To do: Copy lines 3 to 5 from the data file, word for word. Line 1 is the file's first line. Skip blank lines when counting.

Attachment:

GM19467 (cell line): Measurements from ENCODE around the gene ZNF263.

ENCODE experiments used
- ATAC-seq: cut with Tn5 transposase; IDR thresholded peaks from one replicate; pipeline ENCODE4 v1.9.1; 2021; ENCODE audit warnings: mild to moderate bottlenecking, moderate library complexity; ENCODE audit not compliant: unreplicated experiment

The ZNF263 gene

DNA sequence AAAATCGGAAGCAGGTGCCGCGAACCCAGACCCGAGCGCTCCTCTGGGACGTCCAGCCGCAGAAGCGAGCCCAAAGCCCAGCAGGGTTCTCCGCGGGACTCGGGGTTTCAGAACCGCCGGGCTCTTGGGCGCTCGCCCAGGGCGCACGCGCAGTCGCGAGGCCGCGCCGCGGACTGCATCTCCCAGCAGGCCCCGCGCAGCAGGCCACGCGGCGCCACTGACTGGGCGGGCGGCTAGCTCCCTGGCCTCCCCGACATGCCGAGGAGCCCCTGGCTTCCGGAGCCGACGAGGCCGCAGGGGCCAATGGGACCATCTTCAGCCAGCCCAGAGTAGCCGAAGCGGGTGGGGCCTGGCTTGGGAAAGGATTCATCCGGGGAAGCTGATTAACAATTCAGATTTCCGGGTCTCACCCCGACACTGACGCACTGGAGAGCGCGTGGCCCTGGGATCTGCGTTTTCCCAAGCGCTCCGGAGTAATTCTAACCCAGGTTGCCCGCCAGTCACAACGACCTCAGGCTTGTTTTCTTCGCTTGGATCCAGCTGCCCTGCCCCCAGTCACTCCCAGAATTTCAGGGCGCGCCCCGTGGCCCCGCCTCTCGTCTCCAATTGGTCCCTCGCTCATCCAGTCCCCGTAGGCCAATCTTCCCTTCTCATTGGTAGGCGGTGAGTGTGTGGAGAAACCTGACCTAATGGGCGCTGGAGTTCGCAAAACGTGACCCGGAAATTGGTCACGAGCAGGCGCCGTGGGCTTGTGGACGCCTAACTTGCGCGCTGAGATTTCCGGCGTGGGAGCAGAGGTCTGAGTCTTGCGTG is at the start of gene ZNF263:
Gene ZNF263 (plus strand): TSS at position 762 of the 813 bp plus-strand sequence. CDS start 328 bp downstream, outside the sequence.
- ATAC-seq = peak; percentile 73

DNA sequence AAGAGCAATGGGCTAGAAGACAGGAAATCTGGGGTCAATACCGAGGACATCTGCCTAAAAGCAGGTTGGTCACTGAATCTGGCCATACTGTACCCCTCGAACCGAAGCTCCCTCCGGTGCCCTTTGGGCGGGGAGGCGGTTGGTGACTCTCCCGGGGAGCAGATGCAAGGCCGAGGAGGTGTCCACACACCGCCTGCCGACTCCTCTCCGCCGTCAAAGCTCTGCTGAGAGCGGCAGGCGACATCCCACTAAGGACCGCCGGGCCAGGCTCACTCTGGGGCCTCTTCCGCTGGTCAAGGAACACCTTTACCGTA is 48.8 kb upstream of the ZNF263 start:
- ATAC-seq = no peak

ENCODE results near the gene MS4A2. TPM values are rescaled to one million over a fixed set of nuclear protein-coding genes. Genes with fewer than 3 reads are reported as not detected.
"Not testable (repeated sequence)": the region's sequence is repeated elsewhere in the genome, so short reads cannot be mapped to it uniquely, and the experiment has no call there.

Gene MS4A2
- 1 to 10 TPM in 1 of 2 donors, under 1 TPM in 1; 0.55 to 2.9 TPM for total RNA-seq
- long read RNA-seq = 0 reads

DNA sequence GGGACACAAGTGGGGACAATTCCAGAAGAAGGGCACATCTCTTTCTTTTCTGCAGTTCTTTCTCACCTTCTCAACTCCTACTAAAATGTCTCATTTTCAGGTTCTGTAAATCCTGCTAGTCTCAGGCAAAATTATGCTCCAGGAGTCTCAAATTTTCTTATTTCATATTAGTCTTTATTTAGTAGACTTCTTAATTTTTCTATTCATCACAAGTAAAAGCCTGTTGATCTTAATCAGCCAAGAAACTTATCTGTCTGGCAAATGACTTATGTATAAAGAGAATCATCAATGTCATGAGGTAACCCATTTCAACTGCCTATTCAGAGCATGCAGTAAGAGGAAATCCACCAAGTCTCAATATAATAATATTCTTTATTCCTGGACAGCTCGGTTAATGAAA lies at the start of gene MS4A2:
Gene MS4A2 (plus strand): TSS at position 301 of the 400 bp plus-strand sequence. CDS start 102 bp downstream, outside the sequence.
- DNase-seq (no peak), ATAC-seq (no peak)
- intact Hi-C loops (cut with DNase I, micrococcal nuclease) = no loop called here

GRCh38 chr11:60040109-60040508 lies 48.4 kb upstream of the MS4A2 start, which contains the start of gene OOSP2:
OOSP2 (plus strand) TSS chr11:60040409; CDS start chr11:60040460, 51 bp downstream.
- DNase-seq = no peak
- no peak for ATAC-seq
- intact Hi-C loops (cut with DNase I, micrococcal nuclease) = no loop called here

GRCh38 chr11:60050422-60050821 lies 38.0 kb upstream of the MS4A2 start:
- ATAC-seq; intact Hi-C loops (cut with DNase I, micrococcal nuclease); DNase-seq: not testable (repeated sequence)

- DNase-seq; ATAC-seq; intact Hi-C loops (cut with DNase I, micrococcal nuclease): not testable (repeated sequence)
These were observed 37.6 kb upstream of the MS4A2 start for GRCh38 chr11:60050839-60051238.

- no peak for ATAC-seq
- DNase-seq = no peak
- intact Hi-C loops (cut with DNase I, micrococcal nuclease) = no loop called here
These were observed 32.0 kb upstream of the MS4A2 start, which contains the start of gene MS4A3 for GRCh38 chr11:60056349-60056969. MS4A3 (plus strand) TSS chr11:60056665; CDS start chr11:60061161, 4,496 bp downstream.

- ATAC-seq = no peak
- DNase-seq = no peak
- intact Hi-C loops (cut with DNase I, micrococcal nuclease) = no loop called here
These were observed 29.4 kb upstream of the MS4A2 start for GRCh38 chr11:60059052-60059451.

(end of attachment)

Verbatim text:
- ATAC-seq: cut with Tn5 transposase; IDR thresholded peaks from one replicate; pipeline ENCODE4 v1.9.1; 2021; ENCODE audit warnings: mild to moderate bottlenecking, moderate library complexity; ENCODE audit not compliant: unreplicated experiment

The ZNF263 gene

DNA sequence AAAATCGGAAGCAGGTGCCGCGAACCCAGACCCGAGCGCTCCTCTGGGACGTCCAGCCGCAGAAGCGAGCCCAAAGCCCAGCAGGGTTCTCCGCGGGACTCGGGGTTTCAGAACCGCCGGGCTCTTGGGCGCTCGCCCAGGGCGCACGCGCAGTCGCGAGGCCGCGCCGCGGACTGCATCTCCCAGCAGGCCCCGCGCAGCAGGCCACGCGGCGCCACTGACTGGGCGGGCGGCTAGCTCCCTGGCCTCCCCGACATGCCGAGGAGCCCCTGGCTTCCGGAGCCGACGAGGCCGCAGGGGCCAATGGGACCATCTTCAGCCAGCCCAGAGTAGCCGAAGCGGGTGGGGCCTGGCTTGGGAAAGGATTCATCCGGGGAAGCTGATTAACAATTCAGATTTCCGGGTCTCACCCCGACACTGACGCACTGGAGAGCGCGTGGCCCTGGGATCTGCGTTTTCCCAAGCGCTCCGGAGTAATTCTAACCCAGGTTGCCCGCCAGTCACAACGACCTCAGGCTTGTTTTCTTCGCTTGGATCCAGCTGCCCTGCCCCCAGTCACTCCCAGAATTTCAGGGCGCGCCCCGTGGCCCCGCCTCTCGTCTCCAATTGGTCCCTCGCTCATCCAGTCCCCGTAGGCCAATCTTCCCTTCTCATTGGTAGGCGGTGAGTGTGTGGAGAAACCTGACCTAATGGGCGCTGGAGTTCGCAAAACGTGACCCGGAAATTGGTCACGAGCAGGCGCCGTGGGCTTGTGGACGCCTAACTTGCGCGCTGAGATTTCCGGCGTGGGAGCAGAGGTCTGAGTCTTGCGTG is at the start of gene ZNF263: